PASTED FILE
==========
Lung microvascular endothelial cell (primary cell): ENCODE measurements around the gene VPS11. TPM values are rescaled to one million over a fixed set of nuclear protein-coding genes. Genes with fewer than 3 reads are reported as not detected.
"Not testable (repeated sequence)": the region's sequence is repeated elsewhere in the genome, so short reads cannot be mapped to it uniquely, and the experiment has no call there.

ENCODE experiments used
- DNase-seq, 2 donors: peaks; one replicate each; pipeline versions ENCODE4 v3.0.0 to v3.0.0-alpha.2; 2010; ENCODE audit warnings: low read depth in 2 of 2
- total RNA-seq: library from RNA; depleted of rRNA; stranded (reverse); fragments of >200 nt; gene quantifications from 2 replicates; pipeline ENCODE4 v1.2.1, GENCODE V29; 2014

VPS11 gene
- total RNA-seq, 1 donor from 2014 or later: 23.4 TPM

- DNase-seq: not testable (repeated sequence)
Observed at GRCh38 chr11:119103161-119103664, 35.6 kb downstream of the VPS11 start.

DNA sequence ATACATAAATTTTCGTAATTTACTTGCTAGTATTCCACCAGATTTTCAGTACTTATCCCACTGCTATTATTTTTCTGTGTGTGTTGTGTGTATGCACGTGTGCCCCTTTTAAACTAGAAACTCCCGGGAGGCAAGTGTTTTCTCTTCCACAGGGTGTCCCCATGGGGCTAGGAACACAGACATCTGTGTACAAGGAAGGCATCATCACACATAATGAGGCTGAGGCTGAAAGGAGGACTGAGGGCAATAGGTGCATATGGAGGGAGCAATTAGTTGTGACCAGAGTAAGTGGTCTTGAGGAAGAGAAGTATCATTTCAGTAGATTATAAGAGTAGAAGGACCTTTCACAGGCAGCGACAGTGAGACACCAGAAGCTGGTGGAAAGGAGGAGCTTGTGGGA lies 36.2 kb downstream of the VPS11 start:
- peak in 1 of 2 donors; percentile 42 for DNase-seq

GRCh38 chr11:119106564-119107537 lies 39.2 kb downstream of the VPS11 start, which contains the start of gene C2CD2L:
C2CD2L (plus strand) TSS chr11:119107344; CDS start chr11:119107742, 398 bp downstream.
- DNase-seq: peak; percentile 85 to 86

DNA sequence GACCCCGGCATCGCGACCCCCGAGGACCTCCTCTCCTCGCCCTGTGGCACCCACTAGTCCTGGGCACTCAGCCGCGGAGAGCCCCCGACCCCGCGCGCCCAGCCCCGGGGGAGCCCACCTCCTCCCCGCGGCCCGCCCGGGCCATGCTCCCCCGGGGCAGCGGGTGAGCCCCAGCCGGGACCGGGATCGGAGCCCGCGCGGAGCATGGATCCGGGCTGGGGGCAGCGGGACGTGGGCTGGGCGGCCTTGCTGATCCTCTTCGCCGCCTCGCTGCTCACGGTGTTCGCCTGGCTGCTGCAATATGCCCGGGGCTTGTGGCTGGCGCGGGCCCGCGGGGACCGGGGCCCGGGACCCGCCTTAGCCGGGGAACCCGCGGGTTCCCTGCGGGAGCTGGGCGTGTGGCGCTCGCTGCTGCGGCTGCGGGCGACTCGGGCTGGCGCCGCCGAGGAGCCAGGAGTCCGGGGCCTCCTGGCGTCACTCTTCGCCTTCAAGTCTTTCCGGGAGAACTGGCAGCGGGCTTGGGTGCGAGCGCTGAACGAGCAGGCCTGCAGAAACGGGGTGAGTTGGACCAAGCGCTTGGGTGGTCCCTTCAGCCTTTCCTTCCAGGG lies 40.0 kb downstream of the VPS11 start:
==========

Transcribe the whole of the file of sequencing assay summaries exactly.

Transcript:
Lung microvascular endothelial cell (primary cell): ENCODE measurements around the gene VPS11. TPM values are rescaled to one million over a fixed set of nuclear protein-coding genes. Genes with fewer than 3 reads are reported as not detected.
"Not testable (repeated sequence)": the region's sequence is repeated elsewhere in the genome, so short reads cannot be mapped to it uniquely, and the experiment has no call there.

ENCODE experiments used
- DNase-seq, 2 donors: peaks; one replicate each; pipeline versions ENCODE4 v3.0.0 to v3.0.0-alpha.2; 2010; ENCODE audit warnings: low read depth in 2 of 2
- total RNA-seq: library from RNA; depleted of rRNA; stranded (reverse); fragments of >200 nt; gene quantifications from 2 replicates; pipeline ENCODE4 v1.2.1, GENCODE V29; 2014

VPS11 gene
- total RNA-seq, 1 donor from 2014 or later: 23.4 TPM

- DNase-seq: not testable (repeated sequence)
Observed at GRCh38 chr11:119103161-119103664, 35.6 kb downstream of the VPS11 start.

DNA sequence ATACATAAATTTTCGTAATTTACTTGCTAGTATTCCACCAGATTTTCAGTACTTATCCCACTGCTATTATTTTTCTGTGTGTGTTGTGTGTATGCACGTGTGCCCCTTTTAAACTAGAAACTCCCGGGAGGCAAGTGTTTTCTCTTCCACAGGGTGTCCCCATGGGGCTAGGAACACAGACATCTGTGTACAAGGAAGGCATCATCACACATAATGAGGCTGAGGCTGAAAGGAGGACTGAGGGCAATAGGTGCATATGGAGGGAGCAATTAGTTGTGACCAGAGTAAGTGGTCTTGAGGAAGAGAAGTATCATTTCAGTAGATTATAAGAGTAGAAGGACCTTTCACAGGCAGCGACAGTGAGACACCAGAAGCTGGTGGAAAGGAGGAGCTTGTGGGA lies 36.2 kb downstream of the VPS11 start:
- peak in 1 of 2 donors; percentile 42 for DNase-seq

GRCh38 chr11:119106564-119107537 lies 39.2 kb downstream of the VPS11 start, which contains the start of gene C2CD2L:
C2CD2L (plus strand) TSS chr11:119107344; CDS start chr11:119107742, 398 bp downstream.
- DNase-seq: peak; percentile 85 to 86

DNA sequence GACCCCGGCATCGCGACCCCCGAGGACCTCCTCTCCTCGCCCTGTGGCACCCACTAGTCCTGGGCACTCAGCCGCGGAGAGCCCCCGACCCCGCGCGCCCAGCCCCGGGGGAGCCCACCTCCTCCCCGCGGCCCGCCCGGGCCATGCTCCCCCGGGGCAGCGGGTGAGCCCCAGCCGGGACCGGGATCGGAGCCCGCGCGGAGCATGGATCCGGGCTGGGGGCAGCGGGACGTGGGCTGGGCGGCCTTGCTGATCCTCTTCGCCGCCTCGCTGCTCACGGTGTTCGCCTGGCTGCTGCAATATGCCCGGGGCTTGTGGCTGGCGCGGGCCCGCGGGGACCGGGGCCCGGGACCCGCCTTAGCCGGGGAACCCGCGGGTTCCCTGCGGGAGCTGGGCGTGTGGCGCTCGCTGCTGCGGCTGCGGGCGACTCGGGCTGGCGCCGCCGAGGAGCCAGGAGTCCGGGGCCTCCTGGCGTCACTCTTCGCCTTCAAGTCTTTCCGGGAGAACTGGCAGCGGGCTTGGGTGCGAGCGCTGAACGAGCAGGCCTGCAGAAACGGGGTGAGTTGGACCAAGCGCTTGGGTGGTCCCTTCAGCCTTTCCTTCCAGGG lies 40.0 kb downstream of the VPS11 start: